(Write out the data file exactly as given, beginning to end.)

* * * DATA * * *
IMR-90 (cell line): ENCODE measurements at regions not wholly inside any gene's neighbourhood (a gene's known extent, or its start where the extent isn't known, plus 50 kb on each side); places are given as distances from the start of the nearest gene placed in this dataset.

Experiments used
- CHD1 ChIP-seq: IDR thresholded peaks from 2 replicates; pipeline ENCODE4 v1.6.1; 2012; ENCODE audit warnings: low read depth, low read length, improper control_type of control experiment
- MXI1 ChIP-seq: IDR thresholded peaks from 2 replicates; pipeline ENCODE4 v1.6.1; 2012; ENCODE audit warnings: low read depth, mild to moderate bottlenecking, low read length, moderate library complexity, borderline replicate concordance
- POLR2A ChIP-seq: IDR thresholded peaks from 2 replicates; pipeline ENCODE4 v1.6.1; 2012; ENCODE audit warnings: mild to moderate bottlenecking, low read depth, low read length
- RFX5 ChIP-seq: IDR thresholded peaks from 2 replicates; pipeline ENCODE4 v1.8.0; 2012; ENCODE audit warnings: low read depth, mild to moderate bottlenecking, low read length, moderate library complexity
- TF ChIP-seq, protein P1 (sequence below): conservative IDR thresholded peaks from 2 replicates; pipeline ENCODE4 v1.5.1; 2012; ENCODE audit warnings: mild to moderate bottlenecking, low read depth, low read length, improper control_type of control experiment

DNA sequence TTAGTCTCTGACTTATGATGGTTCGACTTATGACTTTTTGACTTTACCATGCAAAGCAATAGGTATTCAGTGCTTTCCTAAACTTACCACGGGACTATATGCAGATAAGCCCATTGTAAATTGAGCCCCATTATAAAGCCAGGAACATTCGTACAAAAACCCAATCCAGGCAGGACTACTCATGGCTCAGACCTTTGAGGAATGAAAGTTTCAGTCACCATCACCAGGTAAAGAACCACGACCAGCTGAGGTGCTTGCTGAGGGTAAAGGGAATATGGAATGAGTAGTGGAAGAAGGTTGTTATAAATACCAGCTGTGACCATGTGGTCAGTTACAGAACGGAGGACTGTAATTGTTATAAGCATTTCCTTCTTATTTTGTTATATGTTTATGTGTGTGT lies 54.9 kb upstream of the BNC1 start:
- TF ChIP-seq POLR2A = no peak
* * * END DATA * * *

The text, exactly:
IMR-90 (cell line): ENCODE measurements at regions not wholly inside any gene's neighbourhood (a gene's known extent, or its start where the extent isn't known, plus 50 kb on each side); places are given as distances from the start of the nearest gene placed in this dataset.

Experiments used
- CHD1 ChIP-seq: IDR thresholded peaks from 2 replicates; pipeline ENCODE4 v1.6.1; 2012; ENCODE audit warnings: low read depth, low read length, improper control_type of control experiment
- MXI1 ChIP-seq: IDR thresholded peaks from 2 replicates; pipeline ENCODE4 v1.6.1; 2012; ENCODE audit warnings: low read depth, mild to moderate bottlenecking, low read length, moderate library complexity, borderline replicate concordance
- POLR2A ChIP-seq: IDR thresholded peaks from 2 replicates; pipeline ENCODE4 v1.6.1; 2012; ENCODE audit warnings: mild to moderate bottlenecking, low read depth, low read length
- RFX5 ChIP-seq: IDR thresholded peaks from 2 replicates; pipeline ENCODE4 v1.8.0; 2012; ENCODE audit warnings: low read depth, mild to moderate bottlenecking, low read length, moderate library complexity
- TF ChIP-seq, protein P1 (sequence below): conservative IDR thresholded peaks from 2 replicates; pipeline ENCODE4 v1.5.1; 2012; ENCODE audit warnings: mild to moderate bottlenecking, low read depth, low read length, improper control_type of control experiment

DNA sequence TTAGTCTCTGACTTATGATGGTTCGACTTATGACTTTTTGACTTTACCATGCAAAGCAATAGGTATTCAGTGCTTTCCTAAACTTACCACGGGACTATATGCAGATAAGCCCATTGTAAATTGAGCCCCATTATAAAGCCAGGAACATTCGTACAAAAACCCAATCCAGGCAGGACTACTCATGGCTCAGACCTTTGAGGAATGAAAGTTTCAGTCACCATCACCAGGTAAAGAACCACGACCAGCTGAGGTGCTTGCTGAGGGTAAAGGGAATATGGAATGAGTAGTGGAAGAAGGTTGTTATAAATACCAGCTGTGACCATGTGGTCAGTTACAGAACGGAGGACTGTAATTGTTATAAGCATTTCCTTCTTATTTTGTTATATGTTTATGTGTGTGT lies 54.9 kb upstream of the BNC1 start:
- TF ChIP-seq POLR2A = no peak